The art of CVs. Avoid the cliches!

Updated: Jan 13


A study of CVs highlighted the most used words by candidates. It underlined a key thing I emphasise to clients; as a journalist you are encouraged to avoid cliche, so why not do the same in your applications and in your CV? This study picked out the following words/phrases as the most common: motivated, initiative, social, organised, friendly, leader, experienced, hard working, outgoing, driven.


Let’s take ‘leader’ as the first example. If you are indeed a leader your CV and ‘experience’ will demonstrate that. So you don’t have to say it. And this is a recurring theme for Cvs and applictaions more broadly. When working on a CV I encourage the client to pick out examples of work (at any stage, school, university and in the work place) to show that you can do something. Media is all about demonstrable skills, so it is not enough just to say you are a leader. Demonstrate it.


The key thing to also bear in mind, is that no one ever says the opposite to things like ‘team player’ or the likes of 'driven, friendly and motivated'. Including them is almost pointless. If you are a team player, then once again, demonstrate it.


Outgoing is a strange inclusion in this list. What people are trying to achieve by saying this baffles me. I don’t really know what it means or what it adds. If someone is very outgoing there maybe some value for certain jobs but generally it’s not a particular strength for jobs.


The word on that list which should be avoided by recent graduates in particular is 'experienced'. You are not experienced in very much at all in your early twenties and you certainly won’t be an experienced journalist. I suggest a minimum of ten years work before you start using that word in applications.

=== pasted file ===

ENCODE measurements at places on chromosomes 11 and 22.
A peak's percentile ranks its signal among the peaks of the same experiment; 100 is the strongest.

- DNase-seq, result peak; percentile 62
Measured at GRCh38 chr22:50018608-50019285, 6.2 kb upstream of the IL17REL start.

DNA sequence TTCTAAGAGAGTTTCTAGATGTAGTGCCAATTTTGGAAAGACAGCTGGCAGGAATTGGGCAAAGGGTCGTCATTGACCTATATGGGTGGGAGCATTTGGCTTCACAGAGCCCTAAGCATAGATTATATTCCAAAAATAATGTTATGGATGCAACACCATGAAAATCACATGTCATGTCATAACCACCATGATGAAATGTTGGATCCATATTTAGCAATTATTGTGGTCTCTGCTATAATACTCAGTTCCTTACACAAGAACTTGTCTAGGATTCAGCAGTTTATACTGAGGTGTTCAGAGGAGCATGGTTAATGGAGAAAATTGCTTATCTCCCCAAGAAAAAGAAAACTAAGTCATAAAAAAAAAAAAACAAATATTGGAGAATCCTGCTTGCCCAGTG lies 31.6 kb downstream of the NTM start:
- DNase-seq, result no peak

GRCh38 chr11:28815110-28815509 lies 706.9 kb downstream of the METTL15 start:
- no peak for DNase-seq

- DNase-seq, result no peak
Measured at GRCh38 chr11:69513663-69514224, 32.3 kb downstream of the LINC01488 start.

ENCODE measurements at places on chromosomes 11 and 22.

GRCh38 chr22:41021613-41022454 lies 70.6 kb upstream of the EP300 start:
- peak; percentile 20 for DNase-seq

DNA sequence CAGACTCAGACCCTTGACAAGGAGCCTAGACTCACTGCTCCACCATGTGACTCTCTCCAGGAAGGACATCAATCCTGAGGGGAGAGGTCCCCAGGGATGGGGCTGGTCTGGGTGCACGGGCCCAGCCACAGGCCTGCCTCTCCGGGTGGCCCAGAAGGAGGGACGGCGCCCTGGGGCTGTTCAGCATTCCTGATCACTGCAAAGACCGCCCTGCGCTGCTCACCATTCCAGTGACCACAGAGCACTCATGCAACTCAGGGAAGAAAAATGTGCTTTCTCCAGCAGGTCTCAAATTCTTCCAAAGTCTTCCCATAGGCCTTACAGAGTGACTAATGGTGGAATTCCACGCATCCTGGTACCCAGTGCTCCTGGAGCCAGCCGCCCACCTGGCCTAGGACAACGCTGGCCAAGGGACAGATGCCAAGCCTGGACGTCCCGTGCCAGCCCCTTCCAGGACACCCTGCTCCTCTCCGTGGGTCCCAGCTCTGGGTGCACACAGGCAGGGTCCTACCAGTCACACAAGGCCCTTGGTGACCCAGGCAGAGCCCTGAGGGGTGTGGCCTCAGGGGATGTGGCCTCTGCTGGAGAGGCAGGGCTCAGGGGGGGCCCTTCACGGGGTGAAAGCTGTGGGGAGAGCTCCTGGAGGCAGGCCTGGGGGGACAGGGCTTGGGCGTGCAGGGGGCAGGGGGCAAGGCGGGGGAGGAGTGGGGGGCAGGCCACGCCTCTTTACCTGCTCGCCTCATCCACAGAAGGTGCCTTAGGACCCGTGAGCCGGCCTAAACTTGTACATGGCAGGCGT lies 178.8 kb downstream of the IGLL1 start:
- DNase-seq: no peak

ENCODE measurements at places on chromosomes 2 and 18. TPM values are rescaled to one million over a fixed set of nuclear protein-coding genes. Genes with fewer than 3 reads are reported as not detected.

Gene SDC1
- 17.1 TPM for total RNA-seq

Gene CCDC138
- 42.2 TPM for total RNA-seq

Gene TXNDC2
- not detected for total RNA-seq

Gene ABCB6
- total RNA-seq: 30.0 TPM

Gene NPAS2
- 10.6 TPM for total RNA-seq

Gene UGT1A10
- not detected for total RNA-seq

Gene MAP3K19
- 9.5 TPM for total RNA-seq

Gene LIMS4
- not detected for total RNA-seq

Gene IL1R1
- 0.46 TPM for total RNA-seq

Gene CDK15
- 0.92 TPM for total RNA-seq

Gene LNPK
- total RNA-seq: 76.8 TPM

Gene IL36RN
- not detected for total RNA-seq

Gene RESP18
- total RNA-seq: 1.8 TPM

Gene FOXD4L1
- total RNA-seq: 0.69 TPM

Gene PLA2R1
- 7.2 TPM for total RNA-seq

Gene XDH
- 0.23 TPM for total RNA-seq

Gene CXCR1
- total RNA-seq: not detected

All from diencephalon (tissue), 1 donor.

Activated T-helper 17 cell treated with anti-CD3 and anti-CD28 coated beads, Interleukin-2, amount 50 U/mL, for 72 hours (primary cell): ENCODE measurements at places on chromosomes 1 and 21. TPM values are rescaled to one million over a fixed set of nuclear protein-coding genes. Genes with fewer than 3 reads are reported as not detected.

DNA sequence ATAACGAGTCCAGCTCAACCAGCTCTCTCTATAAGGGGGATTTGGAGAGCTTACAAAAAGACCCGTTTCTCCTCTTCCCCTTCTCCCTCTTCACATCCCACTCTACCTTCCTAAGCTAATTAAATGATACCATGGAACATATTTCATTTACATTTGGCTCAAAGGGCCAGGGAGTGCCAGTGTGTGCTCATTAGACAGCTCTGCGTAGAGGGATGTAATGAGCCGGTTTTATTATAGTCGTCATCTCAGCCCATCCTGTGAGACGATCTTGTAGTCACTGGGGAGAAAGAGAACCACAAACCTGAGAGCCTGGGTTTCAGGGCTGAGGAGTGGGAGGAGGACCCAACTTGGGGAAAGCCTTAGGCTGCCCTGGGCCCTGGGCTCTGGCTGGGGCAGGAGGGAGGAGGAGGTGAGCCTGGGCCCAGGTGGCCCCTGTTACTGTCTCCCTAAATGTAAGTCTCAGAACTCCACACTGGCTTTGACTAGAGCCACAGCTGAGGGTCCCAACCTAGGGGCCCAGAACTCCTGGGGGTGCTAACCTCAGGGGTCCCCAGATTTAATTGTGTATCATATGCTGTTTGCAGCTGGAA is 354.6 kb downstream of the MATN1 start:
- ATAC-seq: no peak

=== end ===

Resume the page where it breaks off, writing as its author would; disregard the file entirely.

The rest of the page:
‘Social’ came third in the list above with the researchers arguing that people are keen to highlight that they can get on with others but I don’t think that’s the case at all. I imagine it’s more to do with social media. And if you are applying for a job in the media then talking about social media is crucial. Rather than use the generic term 'social media' though, be specific. Highlight what platforms you use and how you do that as a journalist. Show how you can use Snapchat, Facebook, Instagram and TikTok for content, but also demonstrate how you understand the audience for each is different and what that means for content. If you’ve published stories on these platforms, it will add value to the application.


Adding demonstrable skills to an application and CV makes you more interesting and will lead to better interviews and conversations with potential employers. I always say to clients “if you can’t make yourself interesting on paper then what does that say for your writing skills generally”. But people find it hard to write about themselves. Therefore asking others for help and guidance makes sense. Always get someone else to look over your CV, to check for mistakes and to see if you are under valuing yourself and your skills. Most of all though, avoid the cliches and demonstrate those skills! Good luck with your applications.

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